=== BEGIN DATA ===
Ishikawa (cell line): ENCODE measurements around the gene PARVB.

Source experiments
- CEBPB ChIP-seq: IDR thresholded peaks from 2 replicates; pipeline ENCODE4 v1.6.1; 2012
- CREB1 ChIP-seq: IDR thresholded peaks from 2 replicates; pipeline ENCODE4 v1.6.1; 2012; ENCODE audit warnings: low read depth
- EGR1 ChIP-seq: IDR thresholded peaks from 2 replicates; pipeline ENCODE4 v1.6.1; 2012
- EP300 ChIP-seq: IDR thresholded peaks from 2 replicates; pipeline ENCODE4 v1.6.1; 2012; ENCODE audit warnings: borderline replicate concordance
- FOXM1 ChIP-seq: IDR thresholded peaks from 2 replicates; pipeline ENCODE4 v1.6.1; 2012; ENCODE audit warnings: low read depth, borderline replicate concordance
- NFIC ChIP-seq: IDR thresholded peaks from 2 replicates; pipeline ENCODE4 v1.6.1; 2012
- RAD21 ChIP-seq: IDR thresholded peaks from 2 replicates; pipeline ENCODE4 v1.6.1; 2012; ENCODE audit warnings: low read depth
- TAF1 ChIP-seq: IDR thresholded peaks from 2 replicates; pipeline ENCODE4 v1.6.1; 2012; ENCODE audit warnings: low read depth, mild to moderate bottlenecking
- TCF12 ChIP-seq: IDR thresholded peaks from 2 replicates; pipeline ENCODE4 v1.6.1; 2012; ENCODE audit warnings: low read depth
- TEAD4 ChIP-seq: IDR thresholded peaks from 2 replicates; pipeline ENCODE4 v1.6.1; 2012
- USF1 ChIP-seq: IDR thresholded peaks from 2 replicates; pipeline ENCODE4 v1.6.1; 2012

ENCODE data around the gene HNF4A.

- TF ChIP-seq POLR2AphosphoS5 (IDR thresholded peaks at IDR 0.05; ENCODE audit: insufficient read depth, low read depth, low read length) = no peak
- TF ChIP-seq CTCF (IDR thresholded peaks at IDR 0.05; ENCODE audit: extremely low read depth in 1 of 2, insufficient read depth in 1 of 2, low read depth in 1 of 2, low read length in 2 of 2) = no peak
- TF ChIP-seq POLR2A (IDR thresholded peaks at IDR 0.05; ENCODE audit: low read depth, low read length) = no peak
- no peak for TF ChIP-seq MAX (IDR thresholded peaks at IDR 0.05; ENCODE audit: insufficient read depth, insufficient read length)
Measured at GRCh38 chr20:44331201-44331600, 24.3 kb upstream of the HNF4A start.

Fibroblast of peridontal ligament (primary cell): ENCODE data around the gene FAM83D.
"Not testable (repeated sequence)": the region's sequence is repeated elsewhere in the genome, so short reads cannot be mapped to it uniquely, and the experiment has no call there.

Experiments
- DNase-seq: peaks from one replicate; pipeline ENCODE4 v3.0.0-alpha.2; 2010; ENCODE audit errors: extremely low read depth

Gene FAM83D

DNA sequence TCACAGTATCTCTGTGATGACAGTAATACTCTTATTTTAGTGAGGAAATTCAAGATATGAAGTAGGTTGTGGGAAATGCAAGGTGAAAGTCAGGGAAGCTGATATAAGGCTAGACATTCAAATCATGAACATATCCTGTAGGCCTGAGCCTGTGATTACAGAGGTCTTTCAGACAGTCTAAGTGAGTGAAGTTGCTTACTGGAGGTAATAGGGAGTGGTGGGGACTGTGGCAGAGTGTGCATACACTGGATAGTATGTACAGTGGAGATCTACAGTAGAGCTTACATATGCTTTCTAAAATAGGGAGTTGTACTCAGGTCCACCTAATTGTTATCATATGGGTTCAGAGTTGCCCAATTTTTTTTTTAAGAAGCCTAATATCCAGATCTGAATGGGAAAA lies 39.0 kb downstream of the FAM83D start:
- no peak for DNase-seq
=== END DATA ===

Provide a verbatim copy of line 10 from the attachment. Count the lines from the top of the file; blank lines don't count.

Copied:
- TAF1 ChIP-seq: IDR thresholded peaks from 2 replicates; pipeline ENCODE4 v1.6.1; 2012; ENCODE audit warnings: low read depth, mild to moderate bottlenecking